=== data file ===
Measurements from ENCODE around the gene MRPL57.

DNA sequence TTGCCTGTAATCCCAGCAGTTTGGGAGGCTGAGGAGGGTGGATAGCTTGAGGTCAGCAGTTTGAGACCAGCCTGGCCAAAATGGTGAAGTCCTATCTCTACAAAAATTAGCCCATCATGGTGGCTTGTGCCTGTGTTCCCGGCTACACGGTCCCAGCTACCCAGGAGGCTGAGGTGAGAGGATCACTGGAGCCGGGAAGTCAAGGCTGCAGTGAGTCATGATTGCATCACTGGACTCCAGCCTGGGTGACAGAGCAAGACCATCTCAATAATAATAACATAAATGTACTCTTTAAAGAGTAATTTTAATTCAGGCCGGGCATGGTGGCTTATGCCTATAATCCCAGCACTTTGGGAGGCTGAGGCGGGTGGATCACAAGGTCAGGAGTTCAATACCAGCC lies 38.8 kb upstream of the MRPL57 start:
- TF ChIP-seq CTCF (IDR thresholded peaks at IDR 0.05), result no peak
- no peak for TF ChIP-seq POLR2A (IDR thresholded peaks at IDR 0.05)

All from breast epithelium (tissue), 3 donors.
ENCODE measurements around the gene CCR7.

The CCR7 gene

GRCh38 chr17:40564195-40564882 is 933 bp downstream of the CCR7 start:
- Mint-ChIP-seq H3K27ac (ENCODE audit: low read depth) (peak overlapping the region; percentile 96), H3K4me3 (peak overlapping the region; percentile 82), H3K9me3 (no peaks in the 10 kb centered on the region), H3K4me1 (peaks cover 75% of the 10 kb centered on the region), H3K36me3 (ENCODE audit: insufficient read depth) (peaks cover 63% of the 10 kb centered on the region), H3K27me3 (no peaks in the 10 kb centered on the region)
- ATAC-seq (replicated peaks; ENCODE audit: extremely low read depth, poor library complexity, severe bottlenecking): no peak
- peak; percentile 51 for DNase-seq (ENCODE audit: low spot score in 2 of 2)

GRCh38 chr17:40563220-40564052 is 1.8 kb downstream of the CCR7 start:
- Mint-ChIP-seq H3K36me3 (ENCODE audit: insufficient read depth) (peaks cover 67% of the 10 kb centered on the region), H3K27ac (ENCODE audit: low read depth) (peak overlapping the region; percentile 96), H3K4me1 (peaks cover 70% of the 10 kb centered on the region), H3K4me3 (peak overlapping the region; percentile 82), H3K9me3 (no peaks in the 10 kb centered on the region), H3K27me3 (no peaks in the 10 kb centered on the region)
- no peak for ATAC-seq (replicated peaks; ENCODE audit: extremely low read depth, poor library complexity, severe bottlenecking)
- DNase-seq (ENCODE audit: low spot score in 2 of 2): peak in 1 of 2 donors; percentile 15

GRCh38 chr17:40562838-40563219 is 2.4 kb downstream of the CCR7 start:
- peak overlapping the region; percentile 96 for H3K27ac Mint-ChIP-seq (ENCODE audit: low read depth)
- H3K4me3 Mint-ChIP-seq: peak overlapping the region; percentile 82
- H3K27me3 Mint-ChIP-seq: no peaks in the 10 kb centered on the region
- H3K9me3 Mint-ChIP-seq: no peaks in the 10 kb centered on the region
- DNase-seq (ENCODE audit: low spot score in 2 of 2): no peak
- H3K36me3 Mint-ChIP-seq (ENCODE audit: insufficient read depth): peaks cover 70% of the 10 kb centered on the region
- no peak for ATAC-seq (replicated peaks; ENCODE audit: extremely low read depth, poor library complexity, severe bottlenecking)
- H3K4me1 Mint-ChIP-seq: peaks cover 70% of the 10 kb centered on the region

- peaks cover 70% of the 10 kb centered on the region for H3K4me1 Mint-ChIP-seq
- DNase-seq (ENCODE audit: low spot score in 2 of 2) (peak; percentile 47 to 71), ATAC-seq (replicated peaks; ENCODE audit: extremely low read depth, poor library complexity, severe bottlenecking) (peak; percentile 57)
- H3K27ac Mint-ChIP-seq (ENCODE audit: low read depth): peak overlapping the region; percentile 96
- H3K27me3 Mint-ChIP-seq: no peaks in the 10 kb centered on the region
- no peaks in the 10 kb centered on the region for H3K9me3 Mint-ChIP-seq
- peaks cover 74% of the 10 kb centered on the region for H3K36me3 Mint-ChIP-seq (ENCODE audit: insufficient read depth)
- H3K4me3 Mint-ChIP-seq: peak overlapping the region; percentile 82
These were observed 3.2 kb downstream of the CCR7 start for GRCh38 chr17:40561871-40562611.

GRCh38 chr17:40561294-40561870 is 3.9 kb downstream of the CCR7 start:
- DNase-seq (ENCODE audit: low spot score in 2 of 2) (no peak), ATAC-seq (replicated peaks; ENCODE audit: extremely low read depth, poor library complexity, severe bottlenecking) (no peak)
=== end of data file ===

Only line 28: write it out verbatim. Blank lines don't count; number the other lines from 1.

- H3K27me3 Mint-ChIP-seq: no peaks in the 10 kb centered on the region